Montomery County, Md. is one of the highest-income and most-expensive suburban jurisdictions in the United States. The town of Gaithersburg features a commuter rail station and a fairly dense concentration of retail establishments. It's also home to a fairgrounds that, while fun, is only in use for about 8 days a year, which is not a great value proposition for expensive land. The county would be smart to seriously consider rezoning for higher-value use:
Sixty-three acres off Perry Parkway in Gaithersburg could eventually become a sprawling town center, with 15-story skyscrapers for residences and offices and public plazas.
That is, if the Montgomery County Agricultural Fair moves.
Since 1949, the fair has drawn hundreds of thousands of visitors to the land at 16 Chestnut Street to see a cornucopia of farm animals and enjoy the midway’s attractions.
Montgomery County Agricultural Center, Inc., the nonprofit that owns and operates the fairgrounds, asked the mayor and city council Monday to rezone the land from industrial and light residential to mixed-use development.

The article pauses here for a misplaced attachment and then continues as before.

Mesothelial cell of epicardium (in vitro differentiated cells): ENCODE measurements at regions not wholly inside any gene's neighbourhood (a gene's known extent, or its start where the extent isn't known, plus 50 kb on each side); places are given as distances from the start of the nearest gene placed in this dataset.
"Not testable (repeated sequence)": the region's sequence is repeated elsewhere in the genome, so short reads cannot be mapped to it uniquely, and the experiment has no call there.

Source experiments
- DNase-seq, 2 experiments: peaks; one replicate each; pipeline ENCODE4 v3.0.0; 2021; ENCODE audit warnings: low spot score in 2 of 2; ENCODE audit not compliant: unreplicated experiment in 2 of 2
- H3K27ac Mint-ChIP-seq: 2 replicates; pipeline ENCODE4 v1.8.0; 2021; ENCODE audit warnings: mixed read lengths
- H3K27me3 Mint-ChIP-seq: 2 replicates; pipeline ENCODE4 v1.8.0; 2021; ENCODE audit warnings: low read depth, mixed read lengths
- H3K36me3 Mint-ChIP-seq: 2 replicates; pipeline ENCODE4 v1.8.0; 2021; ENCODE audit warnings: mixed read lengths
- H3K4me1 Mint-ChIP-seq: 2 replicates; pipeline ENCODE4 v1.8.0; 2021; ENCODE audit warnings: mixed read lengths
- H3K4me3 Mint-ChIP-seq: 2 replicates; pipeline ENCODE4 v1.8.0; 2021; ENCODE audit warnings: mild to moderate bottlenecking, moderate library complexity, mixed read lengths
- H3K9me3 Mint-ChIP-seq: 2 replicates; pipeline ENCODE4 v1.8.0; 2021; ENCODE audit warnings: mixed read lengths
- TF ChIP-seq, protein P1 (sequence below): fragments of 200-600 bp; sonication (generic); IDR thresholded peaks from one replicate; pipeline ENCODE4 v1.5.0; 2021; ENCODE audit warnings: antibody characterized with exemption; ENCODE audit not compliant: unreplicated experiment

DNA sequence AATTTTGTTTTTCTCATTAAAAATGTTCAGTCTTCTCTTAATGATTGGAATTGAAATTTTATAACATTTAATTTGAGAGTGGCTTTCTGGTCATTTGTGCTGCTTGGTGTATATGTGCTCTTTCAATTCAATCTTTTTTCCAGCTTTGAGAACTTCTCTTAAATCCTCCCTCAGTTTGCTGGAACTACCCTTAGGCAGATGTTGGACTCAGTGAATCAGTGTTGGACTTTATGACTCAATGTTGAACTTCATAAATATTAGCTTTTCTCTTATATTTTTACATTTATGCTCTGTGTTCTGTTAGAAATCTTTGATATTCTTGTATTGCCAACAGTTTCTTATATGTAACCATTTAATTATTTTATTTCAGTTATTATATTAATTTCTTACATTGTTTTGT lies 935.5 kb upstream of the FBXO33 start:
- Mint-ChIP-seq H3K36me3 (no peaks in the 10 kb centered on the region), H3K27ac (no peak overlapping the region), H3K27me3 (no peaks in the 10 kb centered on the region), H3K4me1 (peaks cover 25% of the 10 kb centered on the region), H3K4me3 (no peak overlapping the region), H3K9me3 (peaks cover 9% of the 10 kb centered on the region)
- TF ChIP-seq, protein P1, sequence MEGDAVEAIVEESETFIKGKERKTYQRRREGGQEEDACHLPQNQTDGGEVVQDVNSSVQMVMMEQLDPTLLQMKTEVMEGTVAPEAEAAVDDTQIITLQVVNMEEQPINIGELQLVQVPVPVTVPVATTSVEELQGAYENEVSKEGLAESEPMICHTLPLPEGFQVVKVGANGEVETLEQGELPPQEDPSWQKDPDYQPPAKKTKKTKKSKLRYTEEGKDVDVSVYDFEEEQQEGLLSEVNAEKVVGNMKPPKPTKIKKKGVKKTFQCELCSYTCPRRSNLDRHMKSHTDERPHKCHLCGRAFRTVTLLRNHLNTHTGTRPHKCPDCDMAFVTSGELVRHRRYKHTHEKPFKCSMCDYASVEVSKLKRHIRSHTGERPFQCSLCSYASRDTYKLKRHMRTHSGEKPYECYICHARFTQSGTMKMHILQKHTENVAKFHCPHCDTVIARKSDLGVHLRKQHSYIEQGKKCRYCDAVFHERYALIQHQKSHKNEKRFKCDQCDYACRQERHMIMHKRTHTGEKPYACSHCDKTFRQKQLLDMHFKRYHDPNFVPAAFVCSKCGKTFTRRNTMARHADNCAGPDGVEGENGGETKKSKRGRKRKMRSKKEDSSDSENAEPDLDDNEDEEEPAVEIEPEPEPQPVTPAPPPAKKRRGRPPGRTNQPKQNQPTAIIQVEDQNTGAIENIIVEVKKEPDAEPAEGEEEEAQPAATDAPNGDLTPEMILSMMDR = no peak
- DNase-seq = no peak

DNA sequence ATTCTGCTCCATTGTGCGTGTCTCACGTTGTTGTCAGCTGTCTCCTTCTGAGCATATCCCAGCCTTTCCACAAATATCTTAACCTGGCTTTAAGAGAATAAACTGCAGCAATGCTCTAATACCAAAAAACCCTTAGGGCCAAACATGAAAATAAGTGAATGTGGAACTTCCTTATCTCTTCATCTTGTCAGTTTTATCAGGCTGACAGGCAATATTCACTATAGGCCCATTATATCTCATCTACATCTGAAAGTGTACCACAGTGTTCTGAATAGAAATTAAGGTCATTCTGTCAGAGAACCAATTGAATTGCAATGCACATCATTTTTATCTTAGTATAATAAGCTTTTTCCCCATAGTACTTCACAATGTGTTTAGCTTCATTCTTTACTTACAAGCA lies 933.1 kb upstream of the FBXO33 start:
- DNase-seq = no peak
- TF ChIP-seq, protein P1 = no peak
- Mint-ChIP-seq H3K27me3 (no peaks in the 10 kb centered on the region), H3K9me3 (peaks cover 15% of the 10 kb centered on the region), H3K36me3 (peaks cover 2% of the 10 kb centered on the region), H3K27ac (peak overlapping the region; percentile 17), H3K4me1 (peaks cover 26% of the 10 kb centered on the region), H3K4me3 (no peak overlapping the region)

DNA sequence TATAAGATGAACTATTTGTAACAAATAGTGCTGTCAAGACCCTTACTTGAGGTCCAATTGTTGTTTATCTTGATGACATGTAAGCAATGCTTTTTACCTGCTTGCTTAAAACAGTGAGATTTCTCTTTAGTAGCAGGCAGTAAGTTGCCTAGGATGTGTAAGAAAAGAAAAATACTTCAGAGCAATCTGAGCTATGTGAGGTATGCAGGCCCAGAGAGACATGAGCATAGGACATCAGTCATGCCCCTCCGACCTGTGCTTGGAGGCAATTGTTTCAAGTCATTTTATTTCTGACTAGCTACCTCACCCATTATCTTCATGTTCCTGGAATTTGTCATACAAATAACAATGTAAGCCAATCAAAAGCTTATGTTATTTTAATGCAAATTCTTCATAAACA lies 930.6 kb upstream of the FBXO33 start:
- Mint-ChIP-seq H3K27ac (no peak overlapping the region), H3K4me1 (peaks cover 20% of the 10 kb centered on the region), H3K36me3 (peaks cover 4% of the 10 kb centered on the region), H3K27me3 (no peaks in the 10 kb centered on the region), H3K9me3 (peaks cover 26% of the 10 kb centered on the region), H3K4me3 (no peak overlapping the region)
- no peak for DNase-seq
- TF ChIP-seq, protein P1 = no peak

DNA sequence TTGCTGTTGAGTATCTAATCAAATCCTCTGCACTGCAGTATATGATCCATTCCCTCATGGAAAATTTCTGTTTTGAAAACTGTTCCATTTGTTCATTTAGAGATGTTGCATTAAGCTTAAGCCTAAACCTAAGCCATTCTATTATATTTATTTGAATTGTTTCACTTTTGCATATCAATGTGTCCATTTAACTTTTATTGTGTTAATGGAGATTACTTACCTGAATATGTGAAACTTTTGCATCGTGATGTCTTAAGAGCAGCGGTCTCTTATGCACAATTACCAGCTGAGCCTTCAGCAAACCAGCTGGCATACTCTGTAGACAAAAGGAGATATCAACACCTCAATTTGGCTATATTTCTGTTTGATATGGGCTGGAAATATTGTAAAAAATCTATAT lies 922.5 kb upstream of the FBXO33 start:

Something I think interesting: In this case the owner of the parcel understands the issue correctly. The valuable asset that the Montgomery County Agricultural Center owns is the land not the structures on it. And relaxing regulations as to what can be done with that land increases the value of the investment. Homeowners often think of themselves as invested in houses and thus resist any measure that would make houses cheaper. But just like the County Agricultural Center the potentially valuable speculative investment commodity a homeowner owns is land. The house is just another depreciating physical asset like a refrigerator. Less regulation makes the land more valuable, not less valuable, even if it makes houses cheaper.
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